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Pain & Progress

This note was originally published at 8am on September 21, 2012 for Hedgeye subscribers.

“Pain plus reflection equals progress.”

-Ray Dalio

 

As a hedge fund analyst, turned Portfolio Manager, turned Canadian-American Entrepreneur, there are very few quotes that resonate with me more than that one. Ray Dalio remains, The Man.

 

In order to really learn how to win, I need to feel the pain of my mistakes. If I’m not making mistakes, that means I’m probably not pushing myself hard enough to try something new. John Cage frames that thought about risk taking another way: “I can’t understand why people are frightened of new ideas. I’m frightened of the old ones.”

 

As you watch the bull market crowd cheer on 10 million iPhone5 sales this weekend but, at the same time, beg for more of what has not worked (Spain Bailouts), remember that in order to foster Apple like innovation, we can’t incubate an American culture of socializing losses.

 

Back to the Global Macro Grind

 

For me at least, last week’s pain was this week’s gain. With the US Dollar Index having its 1st up week in the last 7, the CRB Commodities Index has had its long-term TAIL spanked for a -4.4% wk-to-date move.

 

Within the parameters of our Multi-factor, Multi-duration Risk Management Model, we focus on 3 key durations of risk (TRADE, TREND, and TAIL). We define TAIL risk on a bi-partisan basis; it works both ways (up and down).

 

Across the Global Macro waterfront, here are some key TAIL duration risks (3 years or less) for long-term risk managers to consider:

  1. US Dollar Index long-term TAIL support = $78.11
  2. CRB Commodities Index long-term TAIL resistance = 309
  3. Oil (Brent) long-term TAIL resistance = $111.44/barrel
  4. US 10yr Treasury Yield long-term TAIL resistance = 1.91%
  5. EUR/USD long-term TAIL resistance = $1.31

The first and last TAIL risks are the mirrors of one another. One up, one down. That’s why I’ve been saying for a while now that if you get the US Dollar right, you get a lot of other things right. That’s where most multi-duration Correlation Risks associated with Policies To Inflate live.

 

The other thing that you need to get right is economic growth. Put another way, if you’ve had US and Global Growth right in 2012, you’ve had Treasury Bonds right (long). Despite all of the broken promises from Bernanke on delivering you the elixir of a centrally planned life, the bond market continues to make a series of higher-lows, as the 10yr yield’s TAIL resistance remains intact.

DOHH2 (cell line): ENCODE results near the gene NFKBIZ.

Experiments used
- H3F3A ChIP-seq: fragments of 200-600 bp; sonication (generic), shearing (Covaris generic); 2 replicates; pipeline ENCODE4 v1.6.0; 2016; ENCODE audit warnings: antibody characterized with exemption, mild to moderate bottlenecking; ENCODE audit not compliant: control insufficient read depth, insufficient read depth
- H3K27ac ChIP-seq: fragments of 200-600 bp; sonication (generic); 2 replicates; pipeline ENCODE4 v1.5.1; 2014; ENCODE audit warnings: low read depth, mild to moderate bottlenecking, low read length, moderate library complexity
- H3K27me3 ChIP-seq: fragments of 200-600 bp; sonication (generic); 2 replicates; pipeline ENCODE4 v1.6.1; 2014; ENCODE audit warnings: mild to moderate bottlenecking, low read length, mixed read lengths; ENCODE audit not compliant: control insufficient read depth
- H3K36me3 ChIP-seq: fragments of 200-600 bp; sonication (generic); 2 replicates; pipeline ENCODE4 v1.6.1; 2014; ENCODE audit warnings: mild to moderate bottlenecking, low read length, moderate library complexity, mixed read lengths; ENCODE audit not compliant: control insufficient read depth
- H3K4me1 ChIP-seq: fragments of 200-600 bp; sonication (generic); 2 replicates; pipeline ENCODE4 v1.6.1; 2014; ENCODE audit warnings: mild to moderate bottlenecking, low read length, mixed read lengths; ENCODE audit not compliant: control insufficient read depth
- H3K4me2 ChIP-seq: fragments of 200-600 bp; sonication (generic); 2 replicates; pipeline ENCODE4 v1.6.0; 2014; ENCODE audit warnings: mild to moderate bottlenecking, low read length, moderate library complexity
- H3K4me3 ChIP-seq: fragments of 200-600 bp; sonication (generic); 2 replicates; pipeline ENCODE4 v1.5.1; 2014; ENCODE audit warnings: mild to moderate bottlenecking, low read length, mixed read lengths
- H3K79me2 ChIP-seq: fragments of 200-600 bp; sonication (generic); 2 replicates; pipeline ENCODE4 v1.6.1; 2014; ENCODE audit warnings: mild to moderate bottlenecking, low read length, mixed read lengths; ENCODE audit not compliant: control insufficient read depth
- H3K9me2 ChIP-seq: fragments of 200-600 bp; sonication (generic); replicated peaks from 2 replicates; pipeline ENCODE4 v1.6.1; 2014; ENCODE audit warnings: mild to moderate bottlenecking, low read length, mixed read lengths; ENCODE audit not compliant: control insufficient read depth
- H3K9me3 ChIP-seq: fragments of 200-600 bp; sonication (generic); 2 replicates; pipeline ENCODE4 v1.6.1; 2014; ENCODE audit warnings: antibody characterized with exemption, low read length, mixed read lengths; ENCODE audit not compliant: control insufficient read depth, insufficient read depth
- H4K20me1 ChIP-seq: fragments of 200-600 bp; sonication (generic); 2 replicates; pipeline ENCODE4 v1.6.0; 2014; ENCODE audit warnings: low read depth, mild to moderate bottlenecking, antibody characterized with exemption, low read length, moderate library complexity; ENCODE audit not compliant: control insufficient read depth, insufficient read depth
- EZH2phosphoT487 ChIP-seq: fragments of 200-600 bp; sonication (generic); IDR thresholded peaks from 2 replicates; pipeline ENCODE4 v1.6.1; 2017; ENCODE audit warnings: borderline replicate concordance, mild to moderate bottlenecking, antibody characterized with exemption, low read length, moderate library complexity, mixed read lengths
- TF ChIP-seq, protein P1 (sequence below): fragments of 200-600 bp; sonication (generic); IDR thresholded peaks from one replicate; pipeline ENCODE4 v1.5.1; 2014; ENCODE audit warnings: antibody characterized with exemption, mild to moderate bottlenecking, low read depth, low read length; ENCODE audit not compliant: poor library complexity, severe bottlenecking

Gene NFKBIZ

When you get both A) the biggest Ball Under Water Macro trade of the last decade (US Dollar) and B) US Growth (demand) right, you have a tremendous opportunity to get the holy grail of investing right – timing. Personally, I’ll always have room to improve on that.

 

But does Ben Bernanke? Who holds this man accountable? With a lack of progress, is America’s economy about to experience the most amount of pain yet? If we go back into the soup, what will he do next? Is he out of bullets?

 

If you know the answer to these critical long-term questions, tweet me.

 

In the meantime, here’s what you get for your Burning Bernanke Bucks:

  1. Unemployment: US Jobless Claims Rising on a 4-wk rolling average basis to 378,000 (382,000 reported for this wk)
  2. Inflation Expectations: 10yr Breakevens testing all-time highs immediately following Bernanke’s decision last Thursday
  3. Fund Flows: ex-ETFs, US Equity Fund Flows were negative (again) at -$1.9B wk-over-wk (outflows)

In other words, at 4.5 year highs in the US stock market, this is what multiple “Quantitative Easings” and countless “communication tools” about the pending Qe-upon-prior-Qe got us:

  1. Higher US unemployment than we had in 2009 (unemployment rate in January 2009 was 7.8%)
  2. The 3rd of 3 Greenspan/Bernanke Asset Bubbles (Commodities) that every money manager is dared to chase
  3. No trust and/or volume in what used to be America’s beacon of free-market capitalism (the US stock market)

Great job, dude.

 

Both Bush and Obama signed off on this guy. See the Chart of The Day (10yr Breakeven Inflation Expectations 2007-2012) and you tell me how much longer he can keep America’s Purchasing Power (US Dollar) down, Savings Rates on hard earned moneys at 0%, and show zero reflection on his academic dogma’s mistakes, never mind progress.

 

My immediate-term Risk Ranges for Gold, Oil (Brent), US Dollar, EUR/USD, 10yr UST Yield, and the SP500, are now $1756-1785, $108.03-111.44, $78.61-80.43, $1.29-1.31, 1.72-1.87%, and 1451-1474, respectively.

 

Best of luck out there today and enjoy your weekend,

KM

 

Keith R. McCullough
Chief Executive Officer

 

Pain & Progress - Chart of the Day

 

Pain & Progress - Virtual Portfolio